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Thursday, July 7, 2022

Michigan Spring Turkey Season Report

We have had one of the strangest springs in recent memory. Between the COVID-19 outbreak and the odd weather it has made it tough to get out and hunt. Initially, during Michigan’s shutdown order, residents were barred from traveling to a second home. The order lightened up around the end of April and many hunters hit the woods to chase after spring turkeys.

Once people got out to the woods they found a couple of things to be different this season. First, due to the shutdown orders (and people being out of work), many hunters reported that their usual public land turkey spots were looking more like the opening of deer season: fellow hunters everywhere. While certainly good for the sport this increased pressure did lead to some early frustration.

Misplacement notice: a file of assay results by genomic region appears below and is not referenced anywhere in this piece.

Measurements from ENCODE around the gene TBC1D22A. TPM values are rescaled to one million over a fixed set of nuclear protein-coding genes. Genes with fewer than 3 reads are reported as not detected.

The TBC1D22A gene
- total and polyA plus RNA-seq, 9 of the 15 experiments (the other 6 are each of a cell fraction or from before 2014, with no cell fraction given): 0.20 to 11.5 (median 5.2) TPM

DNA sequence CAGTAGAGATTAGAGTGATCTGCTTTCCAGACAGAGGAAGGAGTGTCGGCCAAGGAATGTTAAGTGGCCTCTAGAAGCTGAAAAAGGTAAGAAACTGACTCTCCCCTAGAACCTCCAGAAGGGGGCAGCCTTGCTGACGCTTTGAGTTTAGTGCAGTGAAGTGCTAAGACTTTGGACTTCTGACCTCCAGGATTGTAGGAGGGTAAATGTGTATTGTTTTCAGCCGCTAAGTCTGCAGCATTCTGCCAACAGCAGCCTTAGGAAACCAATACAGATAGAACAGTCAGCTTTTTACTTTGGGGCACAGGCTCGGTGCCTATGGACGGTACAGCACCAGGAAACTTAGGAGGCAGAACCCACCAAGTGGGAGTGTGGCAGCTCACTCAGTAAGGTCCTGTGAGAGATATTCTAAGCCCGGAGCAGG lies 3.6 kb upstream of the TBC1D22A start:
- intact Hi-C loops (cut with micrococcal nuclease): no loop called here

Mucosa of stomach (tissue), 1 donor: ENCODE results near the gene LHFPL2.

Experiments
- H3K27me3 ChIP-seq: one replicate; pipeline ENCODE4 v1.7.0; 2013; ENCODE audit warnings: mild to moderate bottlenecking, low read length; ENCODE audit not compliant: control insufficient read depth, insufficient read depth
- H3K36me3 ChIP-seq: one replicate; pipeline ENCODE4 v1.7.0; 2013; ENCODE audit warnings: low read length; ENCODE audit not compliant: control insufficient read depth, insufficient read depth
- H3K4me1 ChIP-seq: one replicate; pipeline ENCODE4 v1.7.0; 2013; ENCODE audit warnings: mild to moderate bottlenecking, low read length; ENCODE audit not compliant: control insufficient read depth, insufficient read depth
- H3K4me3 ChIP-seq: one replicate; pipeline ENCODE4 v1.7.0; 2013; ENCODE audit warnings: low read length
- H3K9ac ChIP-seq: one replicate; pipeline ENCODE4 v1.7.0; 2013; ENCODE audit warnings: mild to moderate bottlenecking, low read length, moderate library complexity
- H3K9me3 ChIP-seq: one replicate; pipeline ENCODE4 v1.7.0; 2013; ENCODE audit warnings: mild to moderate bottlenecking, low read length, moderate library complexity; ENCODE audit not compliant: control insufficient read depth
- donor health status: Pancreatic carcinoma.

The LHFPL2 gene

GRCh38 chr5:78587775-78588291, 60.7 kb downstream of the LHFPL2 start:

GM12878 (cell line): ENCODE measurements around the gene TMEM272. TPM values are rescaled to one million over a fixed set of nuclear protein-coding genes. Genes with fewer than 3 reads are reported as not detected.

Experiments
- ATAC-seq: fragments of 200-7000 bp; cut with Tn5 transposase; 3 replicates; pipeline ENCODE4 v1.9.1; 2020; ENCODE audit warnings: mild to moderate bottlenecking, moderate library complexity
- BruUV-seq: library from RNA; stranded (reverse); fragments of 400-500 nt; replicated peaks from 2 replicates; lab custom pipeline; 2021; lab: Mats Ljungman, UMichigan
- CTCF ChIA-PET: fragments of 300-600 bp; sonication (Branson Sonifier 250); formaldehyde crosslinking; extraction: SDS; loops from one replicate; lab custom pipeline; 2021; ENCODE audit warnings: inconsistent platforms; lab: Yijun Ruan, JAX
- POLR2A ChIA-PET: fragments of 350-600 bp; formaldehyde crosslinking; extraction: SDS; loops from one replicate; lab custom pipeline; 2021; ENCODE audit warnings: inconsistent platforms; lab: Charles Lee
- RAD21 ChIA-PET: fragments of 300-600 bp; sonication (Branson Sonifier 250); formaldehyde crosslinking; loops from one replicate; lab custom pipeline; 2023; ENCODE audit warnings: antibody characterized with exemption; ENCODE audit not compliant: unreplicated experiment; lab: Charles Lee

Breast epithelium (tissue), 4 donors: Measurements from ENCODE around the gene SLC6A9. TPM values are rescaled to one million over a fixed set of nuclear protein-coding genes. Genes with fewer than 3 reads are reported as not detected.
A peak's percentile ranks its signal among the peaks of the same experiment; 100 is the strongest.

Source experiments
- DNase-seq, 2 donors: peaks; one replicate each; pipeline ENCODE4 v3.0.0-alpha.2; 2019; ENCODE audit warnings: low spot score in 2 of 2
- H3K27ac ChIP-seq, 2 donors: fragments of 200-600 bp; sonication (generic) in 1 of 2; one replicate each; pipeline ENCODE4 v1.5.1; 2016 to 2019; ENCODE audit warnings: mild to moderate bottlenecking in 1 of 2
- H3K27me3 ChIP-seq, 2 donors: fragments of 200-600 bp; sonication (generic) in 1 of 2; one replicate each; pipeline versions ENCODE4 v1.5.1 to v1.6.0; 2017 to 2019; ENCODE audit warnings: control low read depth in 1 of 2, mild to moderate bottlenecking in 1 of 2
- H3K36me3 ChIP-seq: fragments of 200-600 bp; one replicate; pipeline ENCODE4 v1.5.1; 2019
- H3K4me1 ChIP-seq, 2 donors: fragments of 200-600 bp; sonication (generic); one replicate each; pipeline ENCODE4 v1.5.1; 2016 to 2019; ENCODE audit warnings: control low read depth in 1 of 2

Compounding the increased pressure, the weather shifted from 70 degrees and sunny to 25 and snowing over and over again until about the second week of May. Interspersed through this period we have had a ton of rain. All of this has amounted to gobblers being more quiet than usual and reports of less turkey activity than is typically seen at this time of year.

I am not biologist, but in my laymen’s opinion, I believe the birds starting their mating activities later this year than usual for Michigan. The good news, at this time (mid-May), is that the recent string of warmer days appears to have kick-started the turkey mating season into full swing. I am not hearing gobbles every morning from the roost, seeing hens running around chasing toms, and witnessing all the usual behavior we have come to expect from turkey season.

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It has been a long and slow start to the season, but we are now nearing the good part. If you still have time left on your tag start hitting the woods in the morning and sit as long as you can. This may be the best chance we’ve had so far for spring turkey success. Myself, I am desperately trying to bag a bird so I can begin fishing. My fly rod and spinning gear are sitting at the ready to hit the water, but not until the fat turkey sings.

Good luck, be safe, and make sure to send us pictures and stories of your spring turkey successes.

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